Derm 2 - Emergencies and skin infections Flashcards Preview

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Flashcards in Derm 2 - Emergencies and skin infections Deck (32):
1

Urticaria, angioedema and anaphylaxis are examples of which type of hypersensitivity reaction?

Type 1 hypersensitivity reaction - IgE-mediated

2

List some common triggers of urticaria/angioedema/anaphylaxis:

Foods: Nuts, shellfish, dairy
Drugs: Penicillin, contrast media, NSAIDs, morphine, ACEi
Insect bites
Contact: Latex
Autoimmune
Hereditary (angioedema)

3

How does urticaria present?

Itchy wheals

4

How does angioedema present?

Swelling of dermis, tongue and lips

5

How does anaphylaxis present?

- Bronchospasm
- Facial/laryngeal oedema
- Hypotension
- Wheeze
- Cyanosis

6

What is the management of urticaria?

- Trigger avoidance
- Anti-histamines
- Corticosteroids if severe acute

7

What is the management of angioedema?

- Trigger avoidance
- Corticosteroids

8

What is the management for anaphylaxis?

- Trigger avoidance
- Adrenaline - 500 ug
- Hydrocortisone - 200 mg
- Chlorphenamine - 10mg

9

List some causes of erythema nodosum:

- Sarcoidosis
- Strep throat
- TB
- Pregnancy
- Malignancy
- IBD - Crohns/UC
- Chlamydia
- Leprosy
- Drugs: COCP, Sulphonamide abc, NSAIDs

10

Describe the lesion seen in erythema nodosum:

Discrete tender nodules on the shins/ankles

11

What is Stevens-Johnson syndrome?

Acute skin reaction (type 4 hypersensitivity reaction) causing mucocutaneous necrosis, often triggered by drugs.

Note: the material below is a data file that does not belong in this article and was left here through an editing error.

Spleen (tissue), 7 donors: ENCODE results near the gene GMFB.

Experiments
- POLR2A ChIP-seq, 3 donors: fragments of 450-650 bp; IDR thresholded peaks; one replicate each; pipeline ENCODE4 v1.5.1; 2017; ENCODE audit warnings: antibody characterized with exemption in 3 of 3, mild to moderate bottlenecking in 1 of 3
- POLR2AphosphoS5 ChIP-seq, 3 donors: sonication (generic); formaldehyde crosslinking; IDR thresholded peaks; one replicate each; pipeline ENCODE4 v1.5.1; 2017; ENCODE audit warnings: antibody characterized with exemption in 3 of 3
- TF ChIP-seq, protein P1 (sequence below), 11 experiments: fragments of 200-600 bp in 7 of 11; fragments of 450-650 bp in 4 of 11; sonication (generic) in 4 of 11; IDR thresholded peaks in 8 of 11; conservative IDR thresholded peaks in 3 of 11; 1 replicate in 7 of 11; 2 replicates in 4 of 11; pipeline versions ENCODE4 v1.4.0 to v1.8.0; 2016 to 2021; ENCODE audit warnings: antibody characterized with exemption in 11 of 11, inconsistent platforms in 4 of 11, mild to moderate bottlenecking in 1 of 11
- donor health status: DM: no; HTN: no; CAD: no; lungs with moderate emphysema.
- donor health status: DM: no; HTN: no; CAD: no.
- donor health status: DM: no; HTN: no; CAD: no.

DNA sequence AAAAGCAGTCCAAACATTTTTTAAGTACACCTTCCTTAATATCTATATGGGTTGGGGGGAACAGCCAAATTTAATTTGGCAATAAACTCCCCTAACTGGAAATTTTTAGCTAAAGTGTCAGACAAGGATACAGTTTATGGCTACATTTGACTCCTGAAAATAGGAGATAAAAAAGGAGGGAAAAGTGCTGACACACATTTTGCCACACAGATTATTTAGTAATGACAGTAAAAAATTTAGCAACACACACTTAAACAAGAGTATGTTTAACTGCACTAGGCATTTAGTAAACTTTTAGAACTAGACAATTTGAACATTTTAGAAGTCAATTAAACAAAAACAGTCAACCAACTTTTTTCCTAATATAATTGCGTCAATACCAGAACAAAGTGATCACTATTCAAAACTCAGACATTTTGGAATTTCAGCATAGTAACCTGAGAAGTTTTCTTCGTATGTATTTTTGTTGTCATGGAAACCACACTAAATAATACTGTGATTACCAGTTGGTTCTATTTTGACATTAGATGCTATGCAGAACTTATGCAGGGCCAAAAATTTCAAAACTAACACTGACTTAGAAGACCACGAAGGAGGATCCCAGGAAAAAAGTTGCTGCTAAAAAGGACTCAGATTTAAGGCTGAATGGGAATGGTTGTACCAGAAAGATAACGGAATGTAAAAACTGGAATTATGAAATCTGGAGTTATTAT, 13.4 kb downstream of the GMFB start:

- Blistering skin
- Mouth ulcers
- Sore, ulcerating eyes
- Diarrhoea
- Cough

12

What is Toxic Epidermal Necrosis?

Acute widespread skin and mucosal necrosis in reaction to a drug - type 4 hypersensitivity reaction.
>30% mortality

13

Name the serious complication of atopic eczema, characterised by extensive crusty papule, blisters and erosions:

Eczema herpeticum

14

What is the infective agent causing eczema herpeticum? What is the treatment?

- Herpes simplex virus
- Aciclovir

15

Differentiate between cellulitis and erysipelas:

Cellulitis = bacterial infection of deep subcutaneous tissue
Erysipelas = Bacterial infection of dermis and upper subcutaneous tissue, which has a well-defined, red raised border.

16

What are the common infective agents causing cellulitis and erysipelas?

- Strep pyogenes
- Staph aureus

17

Which antibiotics should be given for cellulitis/erysipelas?

- Flucloxacillin or Benzylpenillin

18

What is tinea corporis?

Tinea infection of trunk and limbs.
- Itchy, circular lesions, with clearly defined, raised scaly edge

19

What is tinea cruris?

Tinea infection of groin and natal cleft
- Itchy

20

What is tinea pedis?

Athlete's foot = moist scaling and fissuring in toewebs

21

What is tinea manuum?

Tinea infection of the hand
Scaling and dryness in palmar creases

22

What is tinea capitis?

Patches on scalp of broken hair, scaling and inflammation

23

What is tinea unguium?

Tinea infection of nail
- Yellow, thickened, crumbly nail

24

What is the treatment for a tinea infection?

- Correct predisposing factors ie moist environment
- Topical antifungal - Terbinafine
- Oral antifungal - Itraconazole

25

Why shouldn't topical steroids be used on tinea infections?

Lead to tinea incognito

26

What is pityriasis versicolor?

Scaly brown patches on upper trunk which fail to tan on sun exposure

27

Hyperpigmentation and hyperkeratosis of skin folds...

Acanthosis nigricans

28

What conditions is acanthosis nigricans associated with?

Gastric cancer
Insulin resistance:
- Hyperinsulinaemia
- Cushing's
- Acromegaly
- PCOS

29

What is the infective agent in scabies?

Sarcoptes scabiei

30

What are the presenting features of scabies?

Extremely itchy rash, widespread tiny red spots and scratches, particularly in skin folds
May resemble eczema

31

What is Permethrin used to treat?

Scabies infestation

32

What is the management of scabies?

- Topical insecticide: Permethrin 5%
- Advise all close contacts to get tx
- Wash and dry bedding, towels and clothes >60'C